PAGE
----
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* Redecard and Petrobras lift Brazil's Bovespa
* Mexico IPC near flat, Chile IPSA falls 0.34 pct
* Brazil Bovespa rises 1.06 pct
By Roberta Vilas Boas and Michael O'Boyle
SAO PAULO/MEXICO CITY, Feb 7 (Reuters) - Brazilian stocks rose on Tuesday to a nine-month high fueled by optimism that state-controlled oil company Petrobras will beat 2011 output expectations and by gains in card payment processor Redecard.
The MSCI Latin American stock index advanced 0.48 percent to its highest in more than six months, supported by Brazil's stock exchange's gains.
The Bovespa has surged 17.5 percent this year, driven by foreign investors who in January poured in an additional 7.2 billion reais ($4.18 billion). The infusion made for the biggest monthly inflow since Brazil adopted the real in July 1994.
"The stock market is holding strong, with a strong inflow of foreign investments coming into Brazil. The news of Redecard's buyout and the stock's jump helped spur the market on," said Jose Goes, an analyst at Rio de Janeiro-based brokerage Stock Asset.
Upbeat economic data from the United States and China, Latin America's top trading partners, could also help Brazil, which is seen further cutting interest rates, a move that would boost growth there.
Brazil's benchmark Bovespa stock index advanced 1.06 percent.
Shares of card payment processor Redecard soared 10.49 percent, buoying the index, after Itau Unibanco , Brazil's largest private-sector lender, unveiled a plan to take the company private.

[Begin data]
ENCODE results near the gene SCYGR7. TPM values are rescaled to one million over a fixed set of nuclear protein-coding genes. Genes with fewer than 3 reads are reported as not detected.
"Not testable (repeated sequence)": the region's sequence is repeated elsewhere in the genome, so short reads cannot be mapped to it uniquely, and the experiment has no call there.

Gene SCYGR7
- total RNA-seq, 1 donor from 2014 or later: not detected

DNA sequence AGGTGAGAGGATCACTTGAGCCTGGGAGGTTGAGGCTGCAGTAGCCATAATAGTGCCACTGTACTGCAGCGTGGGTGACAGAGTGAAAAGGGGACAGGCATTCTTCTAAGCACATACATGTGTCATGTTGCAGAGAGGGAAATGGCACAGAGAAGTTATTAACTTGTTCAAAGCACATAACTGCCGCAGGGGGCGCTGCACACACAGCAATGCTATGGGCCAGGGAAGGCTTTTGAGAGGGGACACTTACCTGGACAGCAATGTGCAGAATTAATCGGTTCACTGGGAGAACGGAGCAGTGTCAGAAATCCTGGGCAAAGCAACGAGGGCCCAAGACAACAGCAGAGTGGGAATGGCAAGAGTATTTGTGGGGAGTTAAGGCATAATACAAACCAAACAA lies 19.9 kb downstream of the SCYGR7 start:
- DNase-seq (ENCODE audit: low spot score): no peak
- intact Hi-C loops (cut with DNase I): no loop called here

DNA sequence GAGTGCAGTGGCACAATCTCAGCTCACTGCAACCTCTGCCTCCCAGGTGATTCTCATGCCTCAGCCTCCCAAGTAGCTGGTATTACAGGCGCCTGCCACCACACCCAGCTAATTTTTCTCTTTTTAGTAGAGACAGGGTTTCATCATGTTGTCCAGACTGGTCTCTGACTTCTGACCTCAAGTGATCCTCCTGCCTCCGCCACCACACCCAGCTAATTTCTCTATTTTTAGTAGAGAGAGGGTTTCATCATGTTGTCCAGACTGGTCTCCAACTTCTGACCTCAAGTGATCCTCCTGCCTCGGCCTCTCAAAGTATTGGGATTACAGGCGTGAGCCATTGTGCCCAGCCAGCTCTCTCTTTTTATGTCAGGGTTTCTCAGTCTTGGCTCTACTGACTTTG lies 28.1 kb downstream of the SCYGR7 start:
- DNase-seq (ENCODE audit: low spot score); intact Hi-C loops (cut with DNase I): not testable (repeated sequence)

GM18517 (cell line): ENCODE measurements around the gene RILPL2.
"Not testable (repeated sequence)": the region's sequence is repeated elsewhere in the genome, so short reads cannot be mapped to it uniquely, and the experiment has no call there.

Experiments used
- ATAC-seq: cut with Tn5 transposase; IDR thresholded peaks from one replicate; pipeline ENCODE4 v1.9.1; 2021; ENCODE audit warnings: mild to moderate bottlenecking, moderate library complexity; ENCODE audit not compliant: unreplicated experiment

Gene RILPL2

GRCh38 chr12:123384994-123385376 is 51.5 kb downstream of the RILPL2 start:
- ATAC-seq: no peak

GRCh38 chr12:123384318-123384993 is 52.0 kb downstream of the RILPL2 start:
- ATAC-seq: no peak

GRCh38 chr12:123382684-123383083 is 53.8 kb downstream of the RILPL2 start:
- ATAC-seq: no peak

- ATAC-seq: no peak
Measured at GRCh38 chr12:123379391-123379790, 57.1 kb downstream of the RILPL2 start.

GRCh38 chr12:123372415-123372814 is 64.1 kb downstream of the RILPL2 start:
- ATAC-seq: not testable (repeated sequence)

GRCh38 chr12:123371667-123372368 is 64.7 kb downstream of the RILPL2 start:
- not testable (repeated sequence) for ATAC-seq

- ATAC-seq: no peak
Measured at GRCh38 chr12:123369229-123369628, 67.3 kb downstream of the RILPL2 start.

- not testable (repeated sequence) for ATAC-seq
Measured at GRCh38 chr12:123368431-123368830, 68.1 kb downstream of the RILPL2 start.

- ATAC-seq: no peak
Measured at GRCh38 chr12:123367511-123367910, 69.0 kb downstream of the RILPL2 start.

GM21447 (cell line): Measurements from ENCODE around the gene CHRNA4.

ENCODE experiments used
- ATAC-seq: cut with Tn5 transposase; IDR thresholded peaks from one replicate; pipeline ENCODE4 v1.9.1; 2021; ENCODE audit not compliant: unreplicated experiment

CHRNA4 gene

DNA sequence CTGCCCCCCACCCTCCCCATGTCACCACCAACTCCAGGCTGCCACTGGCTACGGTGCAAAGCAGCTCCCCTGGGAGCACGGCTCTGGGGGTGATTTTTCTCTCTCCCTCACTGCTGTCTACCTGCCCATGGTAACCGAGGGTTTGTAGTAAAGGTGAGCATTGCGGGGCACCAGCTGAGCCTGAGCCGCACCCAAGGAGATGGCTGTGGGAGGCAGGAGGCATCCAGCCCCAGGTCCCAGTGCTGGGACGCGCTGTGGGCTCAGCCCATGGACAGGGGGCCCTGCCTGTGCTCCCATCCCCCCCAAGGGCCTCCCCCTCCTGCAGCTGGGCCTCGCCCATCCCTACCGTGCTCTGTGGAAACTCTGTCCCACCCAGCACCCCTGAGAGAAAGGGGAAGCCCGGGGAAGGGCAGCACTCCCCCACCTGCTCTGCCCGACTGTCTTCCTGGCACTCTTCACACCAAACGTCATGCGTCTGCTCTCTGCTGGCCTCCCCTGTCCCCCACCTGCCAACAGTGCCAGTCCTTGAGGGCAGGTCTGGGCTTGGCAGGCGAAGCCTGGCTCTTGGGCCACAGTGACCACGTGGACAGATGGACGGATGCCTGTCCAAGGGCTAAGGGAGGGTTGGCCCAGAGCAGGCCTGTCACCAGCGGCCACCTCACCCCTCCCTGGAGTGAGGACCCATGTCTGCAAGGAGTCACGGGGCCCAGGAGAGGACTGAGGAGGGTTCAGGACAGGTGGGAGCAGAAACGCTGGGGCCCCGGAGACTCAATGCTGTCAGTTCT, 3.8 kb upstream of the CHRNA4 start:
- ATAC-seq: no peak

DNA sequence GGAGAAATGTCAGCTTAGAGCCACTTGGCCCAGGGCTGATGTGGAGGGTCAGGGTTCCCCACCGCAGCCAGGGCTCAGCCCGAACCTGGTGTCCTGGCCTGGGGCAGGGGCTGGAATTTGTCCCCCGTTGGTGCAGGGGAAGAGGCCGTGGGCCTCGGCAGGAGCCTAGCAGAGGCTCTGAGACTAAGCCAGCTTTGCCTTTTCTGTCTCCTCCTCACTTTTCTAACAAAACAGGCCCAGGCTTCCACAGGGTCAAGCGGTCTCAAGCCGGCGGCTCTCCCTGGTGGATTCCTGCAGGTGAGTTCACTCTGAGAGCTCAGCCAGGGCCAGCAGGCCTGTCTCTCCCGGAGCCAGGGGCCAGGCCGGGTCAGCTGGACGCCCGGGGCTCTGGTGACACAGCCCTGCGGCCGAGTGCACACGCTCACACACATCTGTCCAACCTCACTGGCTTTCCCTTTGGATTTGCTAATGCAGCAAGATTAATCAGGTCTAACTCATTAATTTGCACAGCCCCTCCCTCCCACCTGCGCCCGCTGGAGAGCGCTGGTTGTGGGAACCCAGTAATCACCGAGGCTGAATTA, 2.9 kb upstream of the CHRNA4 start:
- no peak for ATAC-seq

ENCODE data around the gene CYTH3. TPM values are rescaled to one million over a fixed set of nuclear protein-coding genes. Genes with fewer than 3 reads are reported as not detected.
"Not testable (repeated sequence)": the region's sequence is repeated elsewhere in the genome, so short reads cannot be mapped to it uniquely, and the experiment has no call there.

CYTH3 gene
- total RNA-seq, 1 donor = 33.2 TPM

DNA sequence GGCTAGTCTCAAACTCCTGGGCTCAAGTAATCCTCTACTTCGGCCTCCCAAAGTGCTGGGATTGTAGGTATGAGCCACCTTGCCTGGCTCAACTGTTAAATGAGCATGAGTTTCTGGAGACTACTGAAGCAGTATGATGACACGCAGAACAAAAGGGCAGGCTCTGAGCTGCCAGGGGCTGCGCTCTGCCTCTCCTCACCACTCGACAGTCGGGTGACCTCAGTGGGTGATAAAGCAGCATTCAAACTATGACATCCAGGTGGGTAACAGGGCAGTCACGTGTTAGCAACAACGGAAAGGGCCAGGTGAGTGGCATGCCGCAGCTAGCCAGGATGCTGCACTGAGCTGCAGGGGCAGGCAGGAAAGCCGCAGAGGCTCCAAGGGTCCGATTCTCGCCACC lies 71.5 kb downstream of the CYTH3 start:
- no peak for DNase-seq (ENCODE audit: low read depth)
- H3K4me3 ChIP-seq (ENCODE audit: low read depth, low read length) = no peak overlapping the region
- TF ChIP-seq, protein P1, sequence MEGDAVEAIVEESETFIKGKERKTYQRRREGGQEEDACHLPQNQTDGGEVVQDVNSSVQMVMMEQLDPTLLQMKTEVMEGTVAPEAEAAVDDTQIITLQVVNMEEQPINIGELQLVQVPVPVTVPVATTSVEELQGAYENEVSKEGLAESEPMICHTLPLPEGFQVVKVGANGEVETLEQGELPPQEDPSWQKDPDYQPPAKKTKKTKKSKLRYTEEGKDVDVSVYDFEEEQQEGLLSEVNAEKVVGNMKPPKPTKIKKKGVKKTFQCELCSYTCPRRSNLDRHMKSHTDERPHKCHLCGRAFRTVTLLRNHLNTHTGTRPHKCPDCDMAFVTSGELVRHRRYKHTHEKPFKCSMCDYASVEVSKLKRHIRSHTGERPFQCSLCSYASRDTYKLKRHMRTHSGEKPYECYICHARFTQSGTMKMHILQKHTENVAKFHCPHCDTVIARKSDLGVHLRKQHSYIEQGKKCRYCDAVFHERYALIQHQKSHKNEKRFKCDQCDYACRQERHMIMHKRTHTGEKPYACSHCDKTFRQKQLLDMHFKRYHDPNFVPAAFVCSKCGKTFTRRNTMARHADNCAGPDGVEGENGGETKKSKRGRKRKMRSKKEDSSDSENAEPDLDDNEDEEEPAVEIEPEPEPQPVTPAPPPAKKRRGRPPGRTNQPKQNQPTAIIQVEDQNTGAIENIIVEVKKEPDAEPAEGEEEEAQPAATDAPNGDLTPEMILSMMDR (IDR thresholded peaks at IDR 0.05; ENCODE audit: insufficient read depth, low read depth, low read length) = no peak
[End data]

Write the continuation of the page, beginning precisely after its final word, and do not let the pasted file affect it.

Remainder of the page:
Shares of rival payment processor Cielo shot up, gaining 4.22 percent on hopes the company may also be a takeover target, traders said.
Itau Unibanco shares added 0.94 percent despite posting weaker-than-expected profits on Tuesday.
Preferred shares of state-controlled oil company Petrobras gained 2.98 percent after departing Chief Executive Jose Sergio Gabrielli said the company will beat its 2011 oil and gas output this year.
Mexico's IPC index traded nearly flat, edging down 0.08 percent.
Telecommunications group America Movil drove losses in the index, falling 0.58 percent, while bottling group Femsa gained 0.68 percent.
Mexico is trailing far behind Brazil's 15 percent gain this year, with the IPC up just 2.6 percent. Mexican stocks held up better than Brazil last year, but the IPC has risen close to a record high and looks expensive to many investors.
"There is much more preference for Brazil," Juan Jose Resendiz, an analyst at brokerage Arka, who sees the potential for a selloff on global stock markets that could send Mexico's exchange down to support at 36,500 points.
Global markets have been spooked by the possibility of a messy Greek default. A key meeting on a needed bailout package was postponed until Wednesday.
"They are not done with the talks in Greece, and even though there is a certain optimism, I am not too convinced," he said.
Chile's IPSA index fell for a second day, dropping 0.34 percent. The index's relative strength index remained in "overbought" territory, however, suggesting shares have more room to fall in coming sessions.
Retailer Falabella drove the index falling 0.9 percent, while heavyweight industrial conglomerate Copec slipped 0.79 percent. (Additional reporting by Asher Levine in Sao Paulo and Rachel Uranga in Mexico City; Editing by Bob Burgdorfer)